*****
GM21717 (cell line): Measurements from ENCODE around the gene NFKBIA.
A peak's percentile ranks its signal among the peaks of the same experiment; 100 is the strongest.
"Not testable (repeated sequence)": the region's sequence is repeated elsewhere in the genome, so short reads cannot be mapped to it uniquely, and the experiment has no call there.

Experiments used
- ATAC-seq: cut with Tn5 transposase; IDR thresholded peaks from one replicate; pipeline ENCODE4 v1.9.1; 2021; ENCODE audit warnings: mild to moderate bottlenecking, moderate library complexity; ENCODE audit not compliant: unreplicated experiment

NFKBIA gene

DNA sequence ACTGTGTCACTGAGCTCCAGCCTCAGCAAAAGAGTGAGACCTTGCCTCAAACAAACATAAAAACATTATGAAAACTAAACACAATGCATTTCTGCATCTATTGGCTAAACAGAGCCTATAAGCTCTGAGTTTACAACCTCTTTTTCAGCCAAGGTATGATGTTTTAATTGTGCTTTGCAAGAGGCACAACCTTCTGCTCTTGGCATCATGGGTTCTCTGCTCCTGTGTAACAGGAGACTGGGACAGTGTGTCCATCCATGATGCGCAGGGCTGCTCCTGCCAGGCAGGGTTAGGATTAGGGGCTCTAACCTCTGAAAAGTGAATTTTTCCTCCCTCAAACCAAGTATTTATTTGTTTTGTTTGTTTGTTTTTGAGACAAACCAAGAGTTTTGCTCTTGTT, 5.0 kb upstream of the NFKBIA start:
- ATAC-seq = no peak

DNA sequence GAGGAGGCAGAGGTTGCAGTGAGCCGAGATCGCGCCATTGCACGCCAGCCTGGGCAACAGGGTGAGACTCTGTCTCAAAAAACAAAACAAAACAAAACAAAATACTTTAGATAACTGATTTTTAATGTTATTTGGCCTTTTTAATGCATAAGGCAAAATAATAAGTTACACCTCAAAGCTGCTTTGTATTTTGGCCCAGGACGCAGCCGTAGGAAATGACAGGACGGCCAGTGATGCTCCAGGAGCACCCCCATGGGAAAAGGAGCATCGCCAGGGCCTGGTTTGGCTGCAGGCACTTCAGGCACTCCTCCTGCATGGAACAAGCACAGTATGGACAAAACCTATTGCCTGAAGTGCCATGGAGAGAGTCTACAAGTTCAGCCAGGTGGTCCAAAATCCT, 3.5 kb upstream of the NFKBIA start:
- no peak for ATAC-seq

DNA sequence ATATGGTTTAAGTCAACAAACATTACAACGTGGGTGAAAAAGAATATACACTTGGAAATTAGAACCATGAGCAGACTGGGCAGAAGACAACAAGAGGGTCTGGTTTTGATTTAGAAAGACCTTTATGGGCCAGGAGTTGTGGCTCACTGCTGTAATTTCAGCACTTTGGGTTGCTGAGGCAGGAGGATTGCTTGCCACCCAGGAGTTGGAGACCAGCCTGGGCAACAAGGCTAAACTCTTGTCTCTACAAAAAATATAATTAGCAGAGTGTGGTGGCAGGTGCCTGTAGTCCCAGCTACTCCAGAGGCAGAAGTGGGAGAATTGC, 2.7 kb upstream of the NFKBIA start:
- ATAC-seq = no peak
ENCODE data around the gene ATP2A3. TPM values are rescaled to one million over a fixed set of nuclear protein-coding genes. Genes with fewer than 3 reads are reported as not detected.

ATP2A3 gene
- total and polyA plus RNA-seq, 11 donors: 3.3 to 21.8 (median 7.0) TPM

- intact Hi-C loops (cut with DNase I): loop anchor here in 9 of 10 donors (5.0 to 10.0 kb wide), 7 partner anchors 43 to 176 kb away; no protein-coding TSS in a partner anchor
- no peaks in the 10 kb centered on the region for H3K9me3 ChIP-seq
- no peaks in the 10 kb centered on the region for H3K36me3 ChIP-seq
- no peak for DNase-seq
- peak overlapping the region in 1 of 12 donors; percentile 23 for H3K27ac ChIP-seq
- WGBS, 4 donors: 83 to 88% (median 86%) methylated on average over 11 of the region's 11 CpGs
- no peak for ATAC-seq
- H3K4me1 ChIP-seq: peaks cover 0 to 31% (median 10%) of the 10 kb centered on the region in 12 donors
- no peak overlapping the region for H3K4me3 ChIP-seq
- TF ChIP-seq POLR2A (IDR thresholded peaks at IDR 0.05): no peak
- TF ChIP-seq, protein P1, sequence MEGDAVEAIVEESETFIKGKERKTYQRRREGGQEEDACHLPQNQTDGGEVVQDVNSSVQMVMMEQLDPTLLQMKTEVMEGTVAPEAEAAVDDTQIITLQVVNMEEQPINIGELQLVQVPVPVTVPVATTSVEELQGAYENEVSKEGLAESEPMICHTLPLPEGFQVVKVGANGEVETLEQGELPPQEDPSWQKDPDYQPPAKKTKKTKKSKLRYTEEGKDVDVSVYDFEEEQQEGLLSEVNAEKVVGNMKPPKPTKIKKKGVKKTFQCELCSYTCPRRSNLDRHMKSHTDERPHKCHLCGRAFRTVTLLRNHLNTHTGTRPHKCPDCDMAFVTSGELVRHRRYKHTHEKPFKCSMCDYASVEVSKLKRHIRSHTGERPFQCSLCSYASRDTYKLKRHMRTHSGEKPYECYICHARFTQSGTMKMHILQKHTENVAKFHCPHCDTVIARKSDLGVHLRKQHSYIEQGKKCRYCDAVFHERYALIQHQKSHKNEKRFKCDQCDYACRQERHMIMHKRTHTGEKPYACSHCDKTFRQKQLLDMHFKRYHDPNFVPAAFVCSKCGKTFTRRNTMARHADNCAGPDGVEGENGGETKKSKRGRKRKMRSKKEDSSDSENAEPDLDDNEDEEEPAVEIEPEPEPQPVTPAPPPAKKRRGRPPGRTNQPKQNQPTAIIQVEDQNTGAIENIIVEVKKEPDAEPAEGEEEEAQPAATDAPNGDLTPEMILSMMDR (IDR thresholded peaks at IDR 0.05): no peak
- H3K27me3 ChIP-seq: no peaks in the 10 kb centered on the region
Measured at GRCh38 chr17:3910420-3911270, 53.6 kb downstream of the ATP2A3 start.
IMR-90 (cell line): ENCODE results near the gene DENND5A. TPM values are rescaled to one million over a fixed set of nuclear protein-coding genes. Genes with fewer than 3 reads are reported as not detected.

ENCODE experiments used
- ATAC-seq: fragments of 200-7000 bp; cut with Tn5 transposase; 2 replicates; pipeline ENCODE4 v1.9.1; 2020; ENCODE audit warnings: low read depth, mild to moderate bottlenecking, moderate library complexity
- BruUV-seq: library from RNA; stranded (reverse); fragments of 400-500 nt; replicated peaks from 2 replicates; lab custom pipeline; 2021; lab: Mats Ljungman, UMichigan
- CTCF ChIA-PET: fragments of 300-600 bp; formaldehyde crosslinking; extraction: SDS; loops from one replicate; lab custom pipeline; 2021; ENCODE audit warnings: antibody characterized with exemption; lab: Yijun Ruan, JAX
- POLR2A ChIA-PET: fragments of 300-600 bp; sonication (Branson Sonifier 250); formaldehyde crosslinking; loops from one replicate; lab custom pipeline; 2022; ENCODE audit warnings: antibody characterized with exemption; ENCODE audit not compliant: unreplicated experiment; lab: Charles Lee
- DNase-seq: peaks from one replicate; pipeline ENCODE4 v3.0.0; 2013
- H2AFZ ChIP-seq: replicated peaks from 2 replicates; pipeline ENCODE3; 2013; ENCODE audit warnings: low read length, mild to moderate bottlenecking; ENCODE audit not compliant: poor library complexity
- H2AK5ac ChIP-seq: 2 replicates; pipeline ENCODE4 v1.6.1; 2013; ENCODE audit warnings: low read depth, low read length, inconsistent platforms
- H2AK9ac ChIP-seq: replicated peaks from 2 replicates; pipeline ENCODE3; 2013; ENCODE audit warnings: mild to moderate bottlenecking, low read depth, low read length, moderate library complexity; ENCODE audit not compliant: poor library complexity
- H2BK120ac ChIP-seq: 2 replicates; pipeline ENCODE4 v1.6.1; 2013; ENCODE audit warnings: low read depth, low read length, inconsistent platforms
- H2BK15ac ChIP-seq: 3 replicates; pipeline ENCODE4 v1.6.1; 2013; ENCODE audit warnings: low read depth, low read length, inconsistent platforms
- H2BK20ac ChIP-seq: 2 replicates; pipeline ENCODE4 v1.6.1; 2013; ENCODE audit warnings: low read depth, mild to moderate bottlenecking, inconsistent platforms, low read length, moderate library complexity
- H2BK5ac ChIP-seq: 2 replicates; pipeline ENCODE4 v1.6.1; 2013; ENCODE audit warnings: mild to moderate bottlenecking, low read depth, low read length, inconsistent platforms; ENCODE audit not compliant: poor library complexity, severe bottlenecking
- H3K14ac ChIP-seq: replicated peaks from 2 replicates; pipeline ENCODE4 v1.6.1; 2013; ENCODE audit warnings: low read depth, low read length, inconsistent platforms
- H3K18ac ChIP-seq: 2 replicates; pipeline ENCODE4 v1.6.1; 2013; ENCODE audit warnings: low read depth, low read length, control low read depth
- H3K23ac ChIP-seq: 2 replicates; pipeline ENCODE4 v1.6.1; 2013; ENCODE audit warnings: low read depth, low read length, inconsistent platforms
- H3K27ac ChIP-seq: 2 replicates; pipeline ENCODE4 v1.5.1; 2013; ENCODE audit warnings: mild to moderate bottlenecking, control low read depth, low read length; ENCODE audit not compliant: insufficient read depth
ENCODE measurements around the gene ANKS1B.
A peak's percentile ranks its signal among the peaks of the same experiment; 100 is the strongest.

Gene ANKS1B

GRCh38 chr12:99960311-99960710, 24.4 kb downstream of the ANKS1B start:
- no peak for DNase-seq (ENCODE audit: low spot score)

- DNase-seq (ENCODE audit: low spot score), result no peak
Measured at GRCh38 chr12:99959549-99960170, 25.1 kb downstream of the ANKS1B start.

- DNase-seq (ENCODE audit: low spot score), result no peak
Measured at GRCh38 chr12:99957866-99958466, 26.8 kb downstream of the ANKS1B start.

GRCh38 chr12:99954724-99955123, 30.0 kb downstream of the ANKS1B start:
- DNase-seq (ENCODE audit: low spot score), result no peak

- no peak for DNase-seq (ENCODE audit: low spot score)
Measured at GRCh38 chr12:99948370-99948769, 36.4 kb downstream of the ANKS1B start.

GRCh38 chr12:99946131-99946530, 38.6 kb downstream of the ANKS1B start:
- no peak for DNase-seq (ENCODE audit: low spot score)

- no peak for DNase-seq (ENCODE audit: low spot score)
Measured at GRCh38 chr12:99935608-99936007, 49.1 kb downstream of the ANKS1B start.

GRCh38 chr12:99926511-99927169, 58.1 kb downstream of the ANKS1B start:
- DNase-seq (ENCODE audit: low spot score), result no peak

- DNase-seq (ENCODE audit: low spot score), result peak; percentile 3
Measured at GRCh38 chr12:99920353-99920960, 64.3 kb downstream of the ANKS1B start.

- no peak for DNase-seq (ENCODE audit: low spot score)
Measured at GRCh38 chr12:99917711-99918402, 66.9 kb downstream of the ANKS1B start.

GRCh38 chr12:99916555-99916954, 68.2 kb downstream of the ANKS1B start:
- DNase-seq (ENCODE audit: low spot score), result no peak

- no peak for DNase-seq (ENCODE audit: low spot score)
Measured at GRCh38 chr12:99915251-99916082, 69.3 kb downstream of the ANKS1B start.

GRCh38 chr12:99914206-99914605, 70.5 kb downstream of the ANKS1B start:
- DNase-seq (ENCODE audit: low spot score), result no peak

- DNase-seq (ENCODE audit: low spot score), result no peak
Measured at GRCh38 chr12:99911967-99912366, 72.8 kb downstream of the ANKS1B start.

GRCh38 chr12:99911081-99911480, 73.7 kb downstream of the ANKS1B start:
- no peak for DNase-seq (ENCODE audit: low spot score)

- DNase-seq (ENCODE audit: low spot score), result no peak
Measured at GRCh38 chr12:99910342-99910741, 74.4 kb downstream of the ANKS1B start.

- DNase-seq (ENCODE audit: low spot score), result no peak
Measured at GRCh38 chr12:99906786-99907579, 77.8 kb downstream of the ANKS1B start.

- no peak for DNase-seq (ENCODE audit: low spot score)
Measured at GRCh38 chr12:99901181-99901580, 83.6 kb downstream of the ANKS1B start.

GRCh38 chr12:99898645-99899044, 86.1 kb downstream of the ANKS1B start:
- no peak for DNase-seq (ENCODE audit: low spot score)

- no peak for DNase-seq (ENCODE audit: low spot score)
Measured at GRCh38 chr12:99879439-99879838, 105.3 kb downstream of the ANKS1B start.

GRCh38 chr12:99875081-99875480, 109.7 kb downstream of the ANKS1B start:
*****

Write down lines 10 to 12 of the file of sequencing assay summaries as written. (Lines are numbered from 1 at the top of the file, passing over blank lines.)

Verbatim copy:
- no peak for ATAC-seq

DNA sequence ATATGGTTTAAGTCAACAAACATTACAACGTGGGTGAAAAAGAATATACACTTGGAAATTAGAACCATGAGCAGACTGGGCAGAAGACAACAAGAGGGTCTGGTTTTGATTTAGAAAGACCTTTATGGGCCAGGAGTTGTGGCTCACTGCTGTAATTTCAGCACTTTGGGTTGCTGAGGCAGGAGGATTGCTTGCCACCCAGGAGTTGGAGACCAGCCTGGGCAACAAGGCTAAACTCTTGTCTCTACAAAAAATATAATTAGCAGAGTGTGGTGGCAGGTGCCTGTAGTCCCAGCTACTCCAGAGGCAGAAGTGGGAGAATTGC, 2.7 kb upstream of the NFKBIA start:
- ATAC-seq = no peak